It’s the hope that kills us!

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By John O’Hara

4th September 2015

Although the 4-0 win in Gibraltar was expected, Martin O’Neill’s hopes of qualification for Euro 2016 received a massive boost tonight, with the unexpected defeat of Scotland at the hands of Georgia.

Gordon Starchan’s men went down 1-0 against the Eastern Europeans, who will travel to Dublin on Monday for the crunch qualifying match against Ireland. This means that qualification is back in the hands of the Irish team, who have just three games to go to book their place at the 2016 Championships.

With Wales and Northern Ireland looking likely to qualify, Irish fans are looking optimistically towards the last three games, in the hope of joining their neighbours next summer in France.

With Seamus Coleman missing out due to a tight hamstring, it was Derby right-back, Cyrus Christie who opened the scoring with a great solo run, with a fantastic finish, although his intentions were not entirely clear. Regardless of whether this was a shot or a cross, Christie did enough to suggest a bright future in the green of Ireland.

Ciaran Clark provided a real attacking threat for the Irish in the opposition box, but he does need to eradicate the errors, which have been highlighted by his critics. Clark has been in fine form with Aston Villa and has the potential to be a real leader for Ireland in the future and he needs to grab every opportunity he can.

One big worry for O’Neill is the fact that his number one ‘keeper is currently the number two ‘keeper at Stoke. With three pivotal games coming up this autumn, it is imperative that Shay Given gets some first team action, if he is to play at the top of his game. The Donegal man has been one of the best servants to Irish football over the past two decades, but O’Neill needs to have an alternative, if he loses faith with the Lifford netminder.

The other worry for O’Neill is that his side are still heavily reliant on Robbie Keane for goals. The Dubliner has now scored a startling sixty-seven goals in international football, with number sixty six and sixty seven coming in Faro tonight, cementing his status as Ireland’s ‘go-to’ man once again. When you consider that Ireland’s previous top scorer, Niall Quinn finished his career with twenty-one goals, it is astonishing to think that the Tallaght man has now scored over three times as many goals. But O’Neill knows that Keane is not going to be effective as a lone striker, which may need to be adopted against the might of Germany and possibly Poland, away from home.

Shane Long did his chances of claiming the number nine jersey no harm with a late goal, which will give O’Neill food for thought, but Long himself knows he needs to be more prolific at international level. The fact that he is playing on the wing for his club may be harming his chances, but his pace and work-rate may be needed in the upcoming games, with the guile of Keane reserved for the final half-hour of the game.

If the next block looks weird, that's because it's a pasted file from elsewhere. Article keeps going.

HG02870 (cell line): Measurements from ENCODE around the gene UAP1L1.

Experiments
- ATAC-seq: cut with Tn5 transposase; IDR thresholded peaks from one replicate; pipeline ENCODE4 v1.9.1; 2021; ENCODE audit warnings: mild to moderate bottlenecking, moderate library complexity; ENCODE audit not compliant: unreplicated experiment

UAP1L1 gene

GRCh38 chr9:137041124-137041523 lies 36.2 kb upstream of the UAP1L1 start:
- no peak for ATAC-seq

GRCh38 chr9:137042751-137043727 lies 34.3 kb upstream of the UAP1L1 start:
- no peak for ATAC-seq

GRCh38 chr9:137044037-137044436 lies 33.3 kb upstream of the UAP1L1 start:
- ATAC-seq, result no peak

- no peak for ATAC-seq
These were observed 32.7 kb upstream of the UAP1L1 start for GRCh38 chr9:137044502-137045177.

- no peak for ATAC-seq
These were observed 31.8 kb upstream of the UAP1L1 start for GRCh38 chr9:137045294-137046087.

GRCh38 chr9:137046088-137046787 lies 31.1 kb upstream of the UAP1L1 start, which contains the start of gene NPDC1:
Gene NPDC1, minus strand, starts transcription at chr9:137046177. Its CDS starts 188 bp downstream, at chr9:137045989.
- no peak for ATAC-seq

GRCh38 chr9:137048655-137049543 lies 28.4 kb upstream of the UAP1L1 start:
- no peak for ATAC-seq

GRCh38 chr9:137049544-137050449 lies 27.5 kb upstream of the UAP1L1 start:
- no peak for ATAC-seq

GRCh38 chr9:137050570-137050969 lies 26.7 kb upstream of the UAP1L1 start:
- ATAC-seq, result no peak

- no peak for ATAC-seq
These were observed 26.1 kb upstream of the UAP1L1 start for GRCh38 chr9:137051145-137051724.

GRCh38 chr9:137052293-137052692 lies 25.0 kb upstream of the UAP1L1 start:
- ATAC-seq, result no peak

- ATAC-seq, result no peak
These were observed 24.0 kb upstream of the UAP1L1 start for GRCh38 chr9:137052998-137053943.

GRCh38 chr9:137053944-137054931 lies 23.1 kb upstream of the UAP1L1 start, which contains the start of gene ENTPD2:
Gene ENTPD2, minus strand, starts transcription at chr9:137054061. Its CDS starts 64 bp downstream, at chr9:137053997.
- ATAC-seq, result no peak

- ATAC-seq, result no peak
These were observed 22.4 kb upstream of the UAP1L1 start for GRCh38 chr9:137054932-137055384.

James McCarthy, once again, has taken a lot of flak for his performance in the green of Ireland. For some reason, people are very quick to admonish the Everton midfielder, expecting him to single-handedly win games for Ireland. While agreeing that he does need to stamp his authority more on games, McCarthy is solid performer, who goes about his business in an unspectacular fashion. Many people have built the lad up to be the new Roy Keane, without ever actually watching him play. He was replaced in the 70th minute, but when O’Neill picks his team on Monday, you can be sure McCarthy will be one of the first names on the team-sheet.

So can we qualify automatically? Well, remembering the feeling of making the trek from the capital after the 1-1 draw with Scotland, it was agreed by many that all hope was lost, but now hope has crept back in to the equation and as every football fan knows, it’s the hope that kills us. A win on Monday night and a German win at Hampden will go a long way to making the play-off spot a likely outcome. But the dreamers among us will be hoping that we can get a draw against Germany and a win against Poland, with the Poles drawing with Scotland, which could see us in dreamland of second spot and automatic qualification.

As all Irish fans know, we never do things easy. Who would have thought Scotland would have gone down in Tbilisi? Football is, to quote a famous cliché, a funny old game, but right now, from where I’m sitting, being an Irish supporter feels a hell of a lot better than it did back in June. COYBIG!

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